Kevin Moran is the executive director at the Fairmount Community Development Corporation, located on 2712 W. Girard Ave.. He is also a Fairmount resident. As executive director, he develops research and policy agendas. The organization’s goal, according to its website, is the improvement of the residential, commercial and social fabric of the Fairmount neighborhood, while preserving its character and diversity.
As an organization, we’re uniquely interested in supporting our commercial corridors which we work on –West Girard Avenue between 25th and 31st streets and Fairmount Avenue between 25th and around 20th streets. But, we also work really close with our neighbors in Brewerytown, Spring Garden and Francisville to make sure that there is a sufficient level of services being provided to businesses along Fairmount Avenue all the way to Broad Street. In addition to the small business support and commercial corridor work, we also do some projects in the neighborhood like murals, public art, community cleanup days, some neighborhood organizing events. We focus on our research initiatives to basically understand the types of characteristics of a residential population.
What do you specifically do as the executive director?
I am a non-profit leader with an affinity for urban places. I develop research and policy agendas, providing corridor management services, advocating for healthy urban places and crafting strategic messaging to position urban districts as great places to live, work and invest.
What made you get involved with this organization?
I got started seven years ago as an AmeriCorps Vista, which is a post undergraduate year of volunteering. I started in the organization as a full-time volunteer when I first graduated undergrad, after that year of service they created a full-time position for me. I stayed on for a little while longer and then I left and did some fun stuff at another organization. Then most recently when they needed a new executive director, the board of directors that governs our organization approached me about the position.
What is the vision that you are trying to create for Fairmount?
What we really want to see is Fairmount Avenue become one of the most premier commercial and cultural of corridors in the city. What I think Fairmount has the potential to be is one of the strongest corridors in the city that combines commerce and culture basically. We have really amazing anchor institutions; on one side of Fairmount Avenue we have the Art Museum, in the middle we have Eastern State Penitentiary and at the end we have North Broad Street where the Divine Lorraine building is being renovated and that is going to be another phenomenal anchor for the corridor.
Do you have a set goal for 2016?
In January, the organization collaborated with nearly 25 volunteers of architects, planners, business owners and community leaders from the Fairmount, Francisville and Spring Garden neighborhoods. The event was named “Design Day” where the group collectively provided creative ideas that consisted of incorporating art and history into the physical environment. “How can we help unify and beautify the physical environment” — that was the slogan for “Design Day.” We want to encourage folks to keep walking down the corridor. Now that we have the ideas from “Design Day,” we’ll take those ideas and bring them to a larger public, we’ll take those ideas to civic association meetings and engage with people on social media, what we would like is a much larger community effort in prioritizing all of those ideas.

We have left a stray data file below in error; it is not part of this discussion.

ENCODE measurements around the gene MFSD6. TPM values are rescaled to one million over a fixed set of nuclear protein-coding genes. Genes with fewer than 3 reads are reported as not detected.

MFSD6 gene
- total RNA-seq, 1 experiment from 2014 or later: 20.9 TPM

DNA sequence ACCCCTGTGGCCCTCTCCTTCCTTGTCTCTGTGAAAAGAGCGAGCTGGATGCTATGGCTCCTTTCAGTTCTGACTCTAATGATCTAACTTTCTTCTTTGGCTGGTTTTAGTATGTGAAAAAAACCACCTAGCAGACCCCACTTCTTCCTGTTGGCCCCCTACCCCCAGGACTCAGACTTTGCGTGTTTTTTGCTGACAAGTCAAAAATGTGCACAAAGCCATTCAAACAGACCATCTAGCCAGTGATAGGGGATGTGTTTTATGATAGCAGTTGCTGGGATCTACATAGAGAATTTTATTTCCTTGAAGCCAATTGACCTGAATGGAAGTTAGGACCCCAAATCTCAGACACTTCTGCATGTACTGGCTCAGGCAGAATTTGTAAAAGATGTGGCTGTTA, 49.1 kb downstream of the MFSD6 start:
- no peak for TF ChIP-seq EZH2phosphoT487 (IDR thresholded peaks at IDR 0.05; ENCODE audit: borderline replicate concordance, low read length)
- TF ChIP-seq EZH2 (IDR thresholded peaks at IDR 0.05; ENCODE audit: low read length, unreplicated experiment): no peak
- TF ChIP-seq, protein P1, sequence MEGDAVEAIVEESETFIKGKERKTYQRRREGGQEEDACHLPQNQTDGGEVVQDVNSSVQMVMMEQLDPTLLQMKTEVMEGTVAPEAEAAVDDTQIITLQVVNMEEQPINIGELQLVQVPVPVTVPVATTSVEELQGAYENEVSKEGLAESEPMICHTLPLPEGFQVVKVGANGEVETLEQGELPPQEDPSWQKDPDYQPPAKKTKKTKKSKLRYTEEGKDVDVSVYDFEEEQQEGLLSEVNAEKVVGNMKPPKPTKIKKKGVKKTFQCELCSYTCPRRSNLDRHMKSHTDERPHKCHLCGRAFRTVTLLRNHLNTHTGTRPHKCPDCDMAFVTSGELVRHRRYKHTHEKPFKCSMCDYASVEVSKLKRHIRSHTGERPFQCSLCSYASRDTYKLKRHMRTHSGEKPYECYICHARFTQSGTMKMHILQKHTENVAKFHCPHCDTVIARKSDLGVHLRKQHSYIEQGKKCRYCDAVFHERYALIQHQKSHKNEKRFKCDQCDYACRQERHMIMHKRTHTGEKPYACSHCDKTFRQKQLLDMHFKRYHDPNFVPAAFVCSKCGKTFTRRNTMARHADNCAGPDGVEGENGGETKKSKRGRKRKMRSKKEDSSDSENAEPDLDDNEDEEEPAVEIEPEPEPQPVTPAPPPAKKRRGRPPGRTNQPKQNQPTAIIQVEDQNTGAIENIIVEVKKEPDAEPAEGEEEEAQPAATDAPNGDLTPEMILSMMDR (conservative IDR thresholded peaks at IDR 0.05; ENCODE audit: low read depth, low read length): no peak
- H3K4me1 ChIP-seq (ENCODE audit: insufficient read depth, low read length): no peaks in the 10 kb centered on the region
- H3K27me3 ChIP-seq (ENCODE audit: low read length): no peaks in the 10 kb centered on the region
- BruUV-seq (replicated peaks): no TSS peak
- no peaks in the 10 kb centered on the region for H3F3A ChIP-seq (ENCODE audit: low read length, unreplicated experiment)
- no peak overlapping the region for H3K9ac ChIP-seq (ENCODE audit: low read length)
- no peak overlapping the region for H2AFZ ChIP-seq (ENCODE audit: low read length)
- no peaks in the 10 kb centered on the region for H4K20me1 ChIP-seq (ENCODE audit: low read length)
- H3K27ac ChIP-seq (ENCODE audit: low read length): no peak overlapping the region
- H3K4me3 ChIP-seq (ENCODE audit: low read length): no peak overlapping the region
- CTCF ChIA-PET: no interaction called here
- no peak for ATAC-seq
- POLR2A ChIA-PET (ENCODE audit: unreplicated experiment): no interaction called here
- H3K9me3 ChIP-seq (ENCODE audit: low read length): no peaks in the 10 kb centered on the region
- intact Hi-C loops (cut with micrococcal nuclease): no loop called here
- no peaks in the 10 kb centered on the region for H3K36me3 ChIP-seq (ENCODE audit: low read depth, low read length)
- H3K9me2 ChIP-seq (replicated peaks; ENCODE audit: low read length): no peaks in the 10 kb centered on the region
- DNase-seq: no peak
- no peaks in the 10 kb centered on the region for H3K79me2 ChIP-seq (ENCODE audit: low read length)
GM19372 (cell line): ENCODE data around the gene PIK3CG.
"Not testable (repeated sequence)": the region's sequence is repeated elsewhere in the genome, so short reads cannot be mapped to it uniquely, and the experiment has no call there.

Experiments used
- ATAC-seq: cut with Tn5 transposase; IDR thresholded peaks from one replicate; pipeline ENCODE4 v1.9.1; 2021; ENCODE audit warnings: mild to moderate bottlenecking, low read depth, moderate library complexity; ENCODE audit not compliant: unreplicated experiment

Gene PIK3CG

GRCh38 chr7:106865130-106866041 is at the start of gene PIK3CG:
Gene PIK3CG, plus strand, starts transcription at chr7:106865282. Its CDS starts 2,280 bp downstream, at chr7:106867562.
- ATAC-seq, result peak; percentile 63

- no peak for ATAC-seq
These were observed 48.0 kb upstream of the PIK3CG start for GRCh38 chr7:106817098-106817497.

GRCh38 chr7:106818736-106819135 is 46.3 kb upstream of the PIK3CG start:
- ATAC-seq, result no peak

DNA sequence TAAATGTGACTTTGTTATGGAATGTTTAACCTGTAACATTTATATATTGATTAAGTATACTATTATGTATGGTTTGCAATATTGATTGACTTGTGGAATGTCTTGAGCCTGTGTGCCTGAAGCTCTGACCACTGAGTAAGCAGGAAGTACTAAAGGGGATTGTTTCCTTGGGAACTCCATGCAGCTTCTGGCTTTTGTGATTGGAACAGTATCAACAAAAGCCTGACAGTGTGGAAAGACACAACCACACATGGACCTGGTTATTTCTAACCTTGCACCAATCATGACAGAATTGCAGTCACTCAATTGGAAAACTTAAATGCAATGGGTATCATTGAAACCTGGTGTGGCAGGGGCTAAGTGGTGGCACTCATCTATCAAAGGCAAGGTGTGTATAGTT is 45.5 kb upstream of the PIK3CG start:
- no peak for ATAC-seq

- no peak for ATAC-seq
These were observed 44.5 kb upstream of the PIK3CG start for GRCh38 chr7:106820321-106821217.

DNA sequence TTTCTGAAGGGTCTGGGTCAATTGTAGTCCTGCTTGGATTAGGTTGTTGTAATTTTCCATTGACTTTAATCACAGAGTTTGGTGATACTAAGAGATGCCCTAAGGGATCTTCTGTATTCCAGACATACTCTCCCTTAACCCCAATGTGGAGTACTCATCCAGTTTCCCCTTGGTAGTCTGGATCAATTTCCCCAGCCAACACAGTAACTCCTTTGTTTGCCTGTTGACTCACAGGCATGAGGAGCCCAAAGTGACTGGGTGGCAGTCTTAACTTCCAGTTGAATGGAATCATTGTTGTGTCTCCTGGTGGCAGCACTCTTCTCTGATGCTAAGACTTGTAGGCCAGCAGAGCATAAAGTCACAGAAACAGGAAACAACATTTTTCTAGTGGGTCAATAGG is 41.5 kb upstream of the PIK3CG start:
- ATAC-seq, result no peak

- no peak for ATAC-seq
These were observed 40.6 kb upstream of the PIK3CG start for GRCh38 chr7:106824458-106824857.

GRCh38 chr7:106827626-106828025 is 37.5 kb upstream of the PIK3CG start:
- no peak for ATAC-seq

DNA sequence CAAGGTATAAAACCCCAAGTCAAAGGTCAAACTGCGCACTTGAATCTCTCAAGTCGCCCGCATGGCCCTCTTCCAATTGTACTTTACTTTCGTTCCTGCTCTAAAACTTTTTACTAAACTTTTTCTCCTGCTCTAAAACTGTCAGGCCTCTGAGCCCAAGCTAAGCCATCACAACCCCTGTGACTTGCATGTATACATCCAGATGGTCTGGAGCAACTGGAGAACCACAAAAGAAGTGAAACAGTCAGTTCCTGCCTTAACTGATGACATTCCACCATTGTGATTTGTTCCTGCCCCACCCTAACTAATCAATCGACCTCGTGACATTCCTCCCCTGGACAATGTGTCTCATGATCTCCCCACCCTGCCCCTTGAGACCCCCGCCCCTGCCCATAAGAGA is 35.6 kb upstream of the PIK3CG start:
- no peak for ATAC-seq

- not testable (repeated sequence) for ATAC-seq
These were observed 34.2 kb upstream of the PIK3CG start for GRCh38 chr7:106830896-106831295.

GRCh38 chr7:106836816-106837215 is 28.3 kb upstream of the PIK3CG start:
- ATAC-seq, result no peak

How has Fairmount CDC changed from five years ago up until now?
Five years ago as an organization we were really focused on between 20th to 25th streets because, quite frankly, as an organization there is a high vacancy rate of commercial properties, so there is a lot of work to be done there. I think it has been relatively successful and certainly the market helped with all of that, but we have been able to fill in a lot of those storefronts and new businesses have opened. Now were seeing that same type of interest and that same kind of activity happen on the other side of 20th Street which is why we are so interested now in working with our neighbors Francisville and Spring Garden to make sure the type of things that we were doing is something that we can replicate on the other end of Broad Street and we can really create a single, unified user experience for Fairmount Avenue.
How do you get volunteers involved in the organization?
We do reach out to campuses specifically around events, that is when we need the most bodies and that is where we find, in particular, college students to be really helpful. We do get a lot of volunteers from our local schools that way. We also are always publicizing different opportunities to get involved in as well. We are really active on social media and have our own monthly community newsletter.
–Text and Images by Amber Nicole Connally and Jasmine Johnson.
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